All posts tagged: Slow Food

Identita, London: The International Chefs Conference

I bounced back from Ireland to the International Chefs Conference, IdentitĂ , at Vinopolis. Traditionally held in Italy, it has been held in London for two years now, and is an inspiring couple of days, with chef demonstrations, talks, tastings, and an excellent selection of Italian produce to sample. More bijoux than most food conferences, there was a clear focus on quality and excellence. When I heard about it, I couldn’t resist going along for both days so cleared my diary, and made my way. There is so much that I could tell you about, I’ll start with some photos and highlights. A brilliant and hilarious demo from quirky Hong Kong chef, Alvin Leung. A self taught 2* chef who cooks at his Hong Kong restaurant Bo Innovation, Alvin cooked his interpretation of the English breakfast with lotus root stuffed with bone marrow, lotus seeds and 1000 year old egg. He kicked it off with a martini and his sous chefs name was Devil. He was funny, fresh, and inspiring. I found myself laughing a lot …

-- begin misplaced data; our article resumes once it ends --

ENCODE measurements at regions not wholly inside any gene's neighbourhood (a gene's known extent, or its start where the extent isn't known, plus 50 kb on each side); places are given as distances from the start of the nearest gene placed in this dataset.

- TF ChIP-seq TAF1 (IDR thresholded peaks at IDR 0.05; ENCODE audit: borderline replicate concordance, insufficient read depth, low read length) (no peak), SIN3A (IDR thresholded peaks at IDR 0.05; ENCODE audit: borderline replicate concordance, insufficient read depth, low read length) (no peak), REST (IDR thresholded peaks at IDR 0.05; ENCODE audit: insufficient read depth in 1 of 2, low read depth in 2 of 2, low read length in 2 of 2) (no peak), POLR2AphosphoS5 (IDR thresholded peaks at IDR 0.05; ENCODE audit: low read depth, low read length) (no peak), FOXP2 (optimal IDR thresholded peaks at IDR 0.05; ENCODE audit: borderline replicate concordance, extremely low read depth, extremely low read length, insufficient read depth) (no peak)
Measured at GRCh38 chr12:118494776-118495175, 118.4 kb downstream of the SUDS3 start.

Slow Food Market, London

I spent this past bank holiday weekend in London, and, intentionally had no plans, save unpacking, wandering and being nice to myself. I had read about The Cans Festival in Waterloo, a street art exhibition that sounded really interesting, so I popped down on Sunday evening. To my surprise I also found a Slow Food Market nearby! What a treat. I’ve been a fan of the Slow Food movement for sometime. If you haven’t heard of it, it started in Italy 22 years ago and works to preserve the pleasure gleaned through food through preservation of the heritage, tradition and culture of food. They also work to protect biodiversity and the environment. In their words: Slow Food is good, clean and fair food. We believe that the food we eat should taste good; that it should be produced in a clean way that does not harm the environment, animal welfare or our health; and that food producers should receive fair compensation for their work. We consider ourselves co-producers, not consumers, because by being informed about …